An NFL game takes around three hours to play. That's a long time when you consider that there are on average just 11 minutes of actual play. According to data crunched by The Wall Street Journal, the rest of the game is spent watching players standing around (67 minutes), replays (17 minutes) and cheerleaders (three seconds). Plus, if you’re watching from home there are the adverts to contend with too. Compare that to 90 minutes of free-flowing soccer, with a 15-minute break at half time, and I think you have your answer. Obviously the Premier League is more exciting.
The worst thing about the NFL is that it has no relegation. Instead, 32 teams play it out across two divisions for a chance to play in the playoffs, then maybe the Super Bowl. But what's in it for the teams – and, more importantly, the fans – who don't get near the playoffs? With no fear of relegation, the only real punishment for being awful is shame. There's no jeopardy or potential heartbreak. The Premier League, on the other hand, is a system that ruthlessly punishes failure. Relegation dogfights keep teams from giving up on the season, maintaining the excitement to the bitter end.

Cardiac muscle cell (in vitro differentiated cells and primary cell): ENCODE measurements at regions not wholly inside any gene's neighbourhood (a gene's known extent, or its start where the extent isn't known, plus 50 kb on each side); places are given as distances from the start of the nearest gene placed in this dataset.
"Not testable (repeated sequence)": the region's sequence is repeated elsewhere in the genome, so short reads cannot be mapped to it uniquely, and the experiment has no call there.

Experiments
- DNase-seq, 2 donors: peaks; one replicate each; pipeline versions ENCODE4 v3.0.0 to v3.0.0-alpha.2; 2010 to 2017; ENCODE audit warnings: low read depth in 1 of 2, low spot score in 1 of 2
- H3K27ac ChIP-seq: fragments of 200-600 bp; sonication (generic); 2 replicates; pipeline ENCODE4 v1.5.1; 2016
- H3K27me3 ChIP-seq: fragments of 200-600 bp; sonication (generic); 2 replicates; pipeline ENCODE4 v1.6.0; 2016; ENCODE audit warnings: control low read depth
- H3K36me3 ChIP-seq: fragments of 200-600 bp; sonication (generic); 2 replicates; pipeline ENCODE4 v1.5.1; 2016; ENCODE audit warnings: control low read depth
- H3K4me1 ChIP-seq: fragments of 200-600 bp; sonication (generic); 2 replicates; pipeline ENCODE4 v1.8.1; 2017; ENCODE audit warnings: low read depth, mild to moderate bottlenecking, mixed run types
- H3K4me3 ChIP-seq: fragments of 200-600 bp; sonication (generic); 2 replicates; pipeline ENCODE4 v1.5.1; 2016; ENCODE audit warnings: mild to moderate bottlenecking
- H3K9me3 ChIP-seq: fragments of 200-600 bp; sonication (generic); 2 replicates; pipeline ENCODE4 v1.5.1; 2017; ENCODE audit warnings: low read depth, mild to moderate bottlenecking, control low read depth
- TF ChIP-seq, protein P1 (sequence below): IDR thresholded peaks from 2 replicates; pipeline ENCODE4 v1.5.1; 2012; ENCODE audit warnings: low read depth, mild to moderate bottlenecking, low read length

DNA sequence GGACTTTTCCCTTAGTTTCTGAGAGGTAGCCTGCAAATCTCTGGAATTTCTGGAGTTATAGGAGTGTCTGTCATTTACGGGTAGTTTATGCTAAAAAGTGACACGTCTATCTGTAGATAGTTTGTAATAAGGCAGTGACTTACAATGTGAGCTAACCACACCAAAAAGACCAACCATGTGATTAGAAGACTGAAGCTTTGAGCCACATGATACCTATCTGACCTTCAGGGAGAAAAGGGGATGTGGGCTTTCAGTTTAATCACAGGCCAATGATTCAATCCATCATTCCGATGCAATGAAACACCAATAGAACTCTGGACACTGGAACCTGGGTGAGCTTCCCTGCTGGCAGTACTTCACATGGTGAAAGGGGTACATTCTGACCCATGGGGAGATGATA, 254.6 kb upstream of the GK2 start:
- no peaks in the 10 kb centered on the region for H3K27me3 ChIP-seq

Ultimately, there’s no comparison
The love, the hate, the hope, the heartbreak, the split-second flip-flopping of fortune, relegation scraps, down-to-the-wire season finales, transfer deadline day, the chants, the tears, the Cruyff turn, the Rabona, the gegenpress, tiki-taka, bad decisions, human referees, villains, heroes, Leicester City. Is there honestly any professional sporting league on earth so thrilling, so tactically diverse and unpredictable as the Premier League? Don't Google it. The answer is, of course, no.